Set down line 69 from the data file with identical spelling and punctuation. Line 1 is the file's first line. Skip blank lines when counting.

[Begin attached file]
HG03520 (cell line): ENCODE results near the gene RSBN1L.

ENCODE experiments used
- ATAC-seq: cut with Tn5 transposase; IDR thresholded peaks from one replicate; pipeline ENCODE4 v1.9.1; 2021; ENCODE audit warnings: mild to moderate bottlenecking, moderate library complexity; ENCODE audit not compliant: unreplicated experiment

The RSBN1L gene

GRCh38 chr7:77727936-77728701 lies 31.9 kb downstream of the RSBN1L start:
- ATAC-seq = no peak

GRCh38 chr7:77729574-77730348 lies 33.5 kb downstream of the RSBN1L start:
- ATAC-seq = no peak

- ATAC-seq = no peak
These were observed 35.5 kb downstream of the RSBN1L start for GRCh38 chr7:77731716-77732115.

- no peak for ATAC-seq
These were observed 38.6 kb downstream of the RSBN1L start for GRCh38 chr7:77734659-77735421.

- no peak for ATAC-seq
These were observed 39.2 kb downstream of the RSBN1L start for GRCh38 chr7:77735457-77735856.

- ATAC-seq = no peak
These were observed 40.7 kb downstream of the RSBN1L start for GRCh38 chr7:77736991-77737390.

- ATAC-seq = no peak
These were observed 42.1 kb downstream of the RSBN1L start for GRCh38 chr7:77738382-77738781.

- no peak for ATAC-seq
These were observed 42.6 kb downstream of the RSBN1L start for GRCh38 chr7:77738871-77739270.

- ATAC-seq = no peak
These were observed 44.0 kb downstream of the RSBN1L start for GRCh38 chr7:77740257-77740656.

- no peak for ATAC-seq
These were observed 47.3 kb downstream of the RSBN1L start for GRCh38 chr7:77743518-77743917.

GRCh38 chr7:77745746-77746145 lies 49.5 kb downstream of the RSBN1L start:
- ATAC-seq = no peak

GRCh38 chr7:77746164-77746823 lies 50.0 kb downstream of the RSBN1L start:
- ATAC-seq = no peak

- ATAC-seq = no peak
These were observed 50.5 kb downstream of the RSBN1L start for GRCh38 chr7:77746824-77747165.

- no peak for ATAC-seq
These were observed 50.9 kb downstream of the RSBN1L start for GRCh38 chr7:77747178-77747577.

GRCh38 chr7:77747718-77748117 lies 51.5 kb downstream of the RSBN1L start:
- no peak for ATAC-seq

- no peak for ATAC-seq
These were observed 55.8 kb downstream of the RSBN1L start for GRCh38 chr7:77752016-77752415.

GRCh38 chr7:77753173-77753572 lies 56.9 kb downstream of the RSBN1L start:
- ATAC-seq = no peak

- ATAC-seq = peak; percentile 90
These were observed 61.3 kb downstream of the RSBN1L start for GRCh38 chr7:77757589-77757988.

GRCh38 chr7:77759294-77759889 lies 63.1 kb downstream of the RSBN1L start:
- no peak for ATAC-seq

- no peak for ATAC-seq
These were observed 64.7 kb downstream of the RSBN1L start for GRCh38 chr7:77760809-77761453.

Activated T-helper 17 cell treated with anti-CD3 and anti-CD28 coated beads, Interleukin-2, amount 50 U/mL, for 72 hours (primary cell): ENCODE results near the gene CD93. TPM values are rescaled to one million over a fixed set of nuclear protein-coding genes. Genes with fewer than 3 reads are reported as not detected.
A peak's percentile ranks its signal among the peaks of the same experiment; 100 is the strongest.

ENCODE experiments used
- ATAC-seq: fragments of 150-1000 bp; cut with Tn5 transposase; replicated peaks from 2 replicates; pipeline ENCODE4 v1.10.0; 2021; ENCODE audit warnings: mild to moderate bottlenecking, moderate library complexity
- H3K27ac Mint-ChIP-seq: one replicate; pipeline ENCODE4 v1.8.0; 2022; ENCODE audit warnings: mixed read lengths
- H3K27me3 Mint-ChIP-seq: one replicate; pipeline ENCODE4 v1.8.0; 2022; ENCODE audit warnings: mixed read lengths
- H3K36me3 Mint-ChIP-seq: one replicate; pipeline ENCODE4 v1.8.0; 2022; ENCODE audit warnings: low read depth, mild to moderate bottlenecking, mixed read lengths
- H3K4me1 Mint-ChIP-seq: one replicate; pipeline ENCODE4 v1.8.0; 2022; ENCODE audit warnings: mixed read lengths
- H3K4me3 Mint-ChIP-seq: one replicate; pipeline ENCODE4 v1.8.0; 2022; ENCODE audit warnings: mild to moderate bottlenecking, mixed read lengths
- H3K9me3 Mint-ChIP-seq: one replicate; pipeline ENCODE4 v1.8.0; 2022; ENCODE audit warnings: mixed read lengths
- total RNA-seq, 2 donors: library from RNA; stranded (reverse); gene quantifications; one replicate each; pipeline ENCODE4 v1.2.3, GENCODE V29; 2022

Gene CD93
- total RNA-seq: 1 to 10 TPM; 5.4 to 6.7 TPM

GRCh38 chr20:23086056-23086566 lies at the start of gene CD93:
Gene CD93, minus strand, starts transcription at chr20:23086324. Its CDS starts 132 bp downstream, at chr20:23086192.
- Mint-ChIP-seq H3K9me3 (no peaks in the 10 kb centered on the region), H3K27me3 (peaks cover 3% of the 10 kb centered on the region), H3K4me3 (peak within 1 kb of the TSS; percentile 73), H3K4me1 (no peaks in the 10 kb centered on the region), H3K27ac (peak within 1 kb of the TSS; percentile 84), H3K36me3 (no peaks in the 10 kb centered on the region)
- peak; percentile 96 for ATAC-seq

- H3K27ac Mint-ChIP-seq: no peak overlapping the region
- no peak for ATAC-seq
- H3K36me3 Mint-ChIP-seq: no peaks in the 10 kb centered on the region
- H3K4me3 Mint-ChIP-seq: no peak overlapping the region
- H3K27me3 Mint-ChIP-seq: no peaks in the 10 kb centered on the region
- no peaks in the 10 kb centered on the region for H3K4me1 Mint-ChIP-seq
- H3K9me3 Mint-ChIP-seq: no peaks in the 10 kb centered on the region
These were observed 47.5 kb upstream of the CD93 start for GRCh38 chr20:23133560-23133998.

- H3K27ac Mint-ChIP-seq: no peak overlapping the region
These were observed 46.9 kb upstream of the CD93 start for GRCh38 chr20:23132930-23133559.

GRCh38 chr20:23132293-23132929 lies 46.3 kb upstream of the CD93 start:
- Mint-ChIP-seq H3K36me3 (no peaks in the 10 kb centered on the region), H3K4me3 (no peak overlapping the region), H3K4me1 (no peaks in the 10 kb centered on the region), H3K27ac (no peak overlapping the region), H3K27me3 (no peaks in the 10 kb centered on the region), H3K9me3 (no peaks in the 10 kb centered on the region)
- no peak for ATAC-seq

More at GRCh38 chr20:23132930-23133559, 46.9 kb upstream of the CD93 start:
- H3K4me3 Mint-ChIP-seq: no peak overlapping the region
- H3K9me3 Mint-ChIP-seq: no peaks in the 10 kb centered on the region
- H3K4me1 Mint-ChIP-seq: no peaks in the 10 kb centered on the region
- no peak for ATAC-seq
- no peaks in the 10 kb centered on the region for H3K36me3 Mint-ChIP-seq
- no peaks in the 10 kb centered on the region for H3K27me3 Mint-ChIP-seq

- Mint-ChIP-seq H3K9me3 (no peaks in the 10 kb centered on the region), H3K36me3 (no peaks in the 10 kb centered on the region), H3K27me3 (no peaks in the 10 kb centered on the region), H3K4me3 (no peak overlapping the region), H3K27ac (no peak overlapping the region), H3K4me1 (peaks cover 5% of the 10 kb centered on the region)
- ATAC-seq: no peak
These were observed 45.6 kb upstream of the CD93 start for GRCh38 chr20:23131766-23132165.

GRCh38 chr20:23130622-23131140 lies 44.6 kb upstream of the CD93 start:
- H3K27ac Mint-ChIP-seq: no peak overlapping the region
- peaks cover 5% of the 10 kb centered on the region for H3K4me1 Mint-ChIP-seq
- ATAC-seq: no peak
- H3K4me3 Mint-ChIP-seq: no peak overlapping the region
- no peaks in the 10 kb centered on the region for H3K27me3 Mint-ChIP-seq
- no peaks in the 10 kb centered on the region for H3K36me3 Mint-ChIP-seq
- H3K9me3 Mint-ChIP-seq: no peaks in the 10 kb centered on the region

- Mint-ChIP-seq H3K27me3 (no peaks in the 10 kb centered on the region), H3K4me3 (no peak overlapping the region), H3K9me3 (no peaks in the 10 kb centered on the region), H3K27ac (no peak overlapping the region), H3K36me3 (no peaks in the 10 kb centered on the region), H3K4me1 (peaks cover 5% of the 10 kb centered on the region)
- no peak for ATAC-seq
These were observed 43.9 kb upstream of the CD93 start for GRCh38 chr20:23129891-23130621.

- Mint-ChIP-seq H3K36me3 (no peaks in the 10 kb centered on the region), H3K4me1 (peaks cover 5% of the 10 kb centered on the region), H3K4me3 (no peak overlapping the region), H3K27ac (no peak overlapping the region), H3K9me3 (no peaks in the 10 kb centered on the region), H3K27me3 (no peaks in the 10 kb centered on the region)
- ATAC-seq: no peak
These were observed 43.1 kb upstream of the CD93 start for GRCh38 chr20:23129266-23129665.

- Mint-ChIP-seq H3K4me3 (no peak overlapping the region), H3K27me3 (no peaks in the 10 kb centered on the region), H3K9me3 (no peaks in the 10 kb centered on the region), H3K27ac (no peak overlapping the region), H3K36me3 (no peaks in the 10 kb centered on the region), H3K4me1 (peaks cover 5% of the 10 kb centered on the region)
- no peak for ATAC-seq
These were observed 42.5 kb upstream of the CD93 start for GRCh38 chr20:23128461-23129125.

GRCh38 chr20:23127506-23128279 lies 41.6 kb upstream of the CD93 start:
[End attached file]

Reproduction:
These were observed 47.5 kb upstream of the CD93 start for GRCh38 chr20:23133560-23133998.